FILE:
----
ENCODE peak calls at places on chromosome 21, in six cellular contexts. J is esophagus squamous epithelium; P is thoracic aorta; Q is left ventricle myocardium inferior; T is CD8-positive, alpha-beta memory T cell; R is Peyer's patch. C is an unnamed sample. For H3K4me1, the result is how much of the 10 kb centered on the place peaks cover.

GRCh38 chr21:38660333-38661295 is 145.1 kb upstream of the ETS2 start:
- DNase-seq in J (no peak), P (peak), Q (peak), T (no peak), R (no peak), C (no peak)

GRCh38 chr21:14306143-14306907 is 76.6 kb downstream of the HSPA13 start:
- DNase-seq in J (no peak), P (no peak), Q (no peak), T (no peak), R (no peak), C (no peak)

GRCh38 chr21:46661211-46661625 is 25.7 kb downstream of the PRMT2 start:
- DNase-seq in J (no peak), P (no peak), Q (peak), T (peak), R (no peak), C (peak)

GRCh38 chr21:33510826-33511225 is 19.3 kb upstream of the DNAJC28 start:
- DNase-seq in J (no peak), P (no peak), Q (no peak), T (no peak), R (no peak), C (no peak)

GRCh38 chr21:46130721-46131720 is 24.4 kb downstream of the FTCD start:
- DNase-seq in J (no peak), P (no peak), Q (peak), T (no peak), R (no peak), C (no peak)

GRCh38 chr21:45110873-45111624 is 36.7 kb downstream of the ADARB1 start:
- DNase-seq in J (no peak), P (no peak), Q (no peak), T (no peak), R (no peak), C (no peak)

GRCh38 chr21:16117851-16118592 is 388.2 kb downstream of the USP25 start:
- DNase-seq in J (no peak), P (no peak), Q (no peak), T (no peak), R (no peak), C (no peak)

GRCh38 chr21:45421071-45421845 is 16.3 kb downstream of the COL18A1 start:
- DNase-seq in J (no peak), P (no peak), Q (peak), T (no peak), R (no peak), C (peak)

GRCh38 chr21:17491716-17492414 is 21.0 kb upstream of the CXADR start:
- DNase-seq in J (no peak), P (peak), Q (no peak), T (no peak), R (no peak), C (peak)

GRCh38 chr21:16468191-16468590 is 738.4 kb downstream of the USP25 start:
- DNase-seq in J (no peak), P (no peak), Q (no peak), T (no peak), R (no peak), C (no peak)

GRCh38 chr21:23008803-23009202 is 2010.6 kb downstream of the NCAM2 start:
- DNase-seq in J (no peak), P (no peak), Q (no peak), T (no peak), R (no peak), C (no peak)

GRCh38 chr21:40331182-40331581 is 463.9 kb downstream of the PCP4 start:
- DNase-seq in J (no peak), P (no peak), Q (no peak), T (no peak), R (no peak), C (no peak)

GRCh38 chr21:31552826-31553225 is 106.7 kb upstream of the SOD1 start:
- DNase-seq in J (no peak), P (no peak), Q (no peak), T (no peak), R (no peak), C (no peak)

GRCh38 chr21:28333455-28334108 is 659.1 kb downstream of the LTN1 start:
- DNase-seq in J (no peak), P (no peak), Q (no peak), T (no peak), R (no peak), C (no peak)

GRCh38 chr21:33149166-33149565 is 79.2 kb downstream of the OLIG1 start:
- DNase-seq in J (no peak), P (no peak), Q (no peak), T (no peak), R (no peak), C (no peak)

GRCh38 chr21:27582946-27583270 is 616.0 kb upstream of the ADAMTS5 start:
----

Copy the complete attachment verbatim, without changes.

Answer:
ENCODE peak calls at places on chromosome 21, in six cellular contexts. J is esophagus squamous epithelium; P is thoracic aorta; Q is left ventricle myocardium inferior; T is CD8-positive, alpha-beta memory T cell; R is Peyer's patch. C is an unnamed sample. For H3K4me1, the result is how much of the 10 kb centered on the place peaks cover.

GRCh38 chr21:38660333-38661295 is 145.1 kb upstream of the ETS2 start:
- DNase-seq in J (no peak), P (peak), Q (peak), T (no peak), R (no peak), C (no peak)

GRCh38 chr21:14306143-14306907 is 76.6 kb downstream of the HSPA13 start:
- DNase-seq in J (no peak), P (no peak), Q (no peak), T (no peak), R (no peak), C (no peak)

GRCh38 chr21:46661211-46661625 is 25.7 kb downstream of the PRMT2 start:
- DNase-seq in J (no peak), P (no peak), Q (peak), T (peak), R (no peak), C (peak)

GRCh38 chr21:33510826-33511225 is 19.3 kb upstream of the DNAJC28 start:
- DNase-seq in J (no peak), P (no peak), Q (no peak), T (no peak), R (no peak), C (no peak)

GRCh38 chr21:46130721-46131720 is 24.4 kb downstream of the FTCD start:
- DNase-seq in J (no peak), P (no peak), Q (peak), T (no peak), R (no peak), C (no peak)

GRCh38 chr21:45110873-45111624 is 36.7 kb downstream of the ADARB1 start:
- DNase-seq in J (no peak), P (no peak), Q (no peak), T (no peak), R (no peak), C (no peak)

GRCh38 chr21:16117851-16118592 is 388.2 kb downstream of the USP25 start:
- DNase-seq in J (no peak), P (no peak), Q (no peak), T (no peak), R (no peak), C (no peak)

GRCh38 chr21:45421071-45421845 is 16.3 kb downstream of the COL18A1 start:
- DNase-seq in J (no peak), P (no peak), Q (peak), T (no peak), R (no peak), C (peak)

GRCh38 chr21:17491716-17492414 is 21.0 kb upstream of the CXADR start:
- DNase-seq in J (no peak), P (peak), Q (no peak), T (no peak), R (no peak), C (peak)

GRCh38 chr21:16468191-16468590 is 738.4 kb downstream of the USP25 start:
- DNase-seq in J (no peak), P (no peak), Q (no peak), T (no peak), R (no peak), C (no peak)

GRCh38 chr21:23008803-23009202 is 2010.6 kb downstream of the NCAM2 start:
- DNase-seq in J (no peak), P (no peak), Q (no peak), T (no peak), R (no peak), C (no peak)

GRCh38 chr21:40331182-40331581 is 463.9 kb downstream of the PCP4 start:
- DNase-seq in J (no peak), P (no peak), Q (no peak), T (no peak), R (no peak), C (no peak)

GRCh38 chr21:31552826-31553225 is 106.7 kb upstream of the SOD1 start:
- DNase-seq in J (no peak), P (no peak), Q (no peak), T (no peak), R (no peak), C (no peak)

GRCh38 chr21:28333455-28334108 is 659.1 kb downstream of the LTN1 start:
- DNase-seq in J (no peak), P (no peak), Q (no peak), T (no peak), R (no peak), C (no peak)

GRCh38 chr21:33149166-33149565 is 79.2 kb downstream of the OLIG1 start:
- DNase-seq in J (no peak), P (no peak), Q (no peak), T (no peak), R (no peak), C (no peak)

GRCh38 chr21:27582946-27583270 is 616.0 kb upstream of the ADAMTS5 start: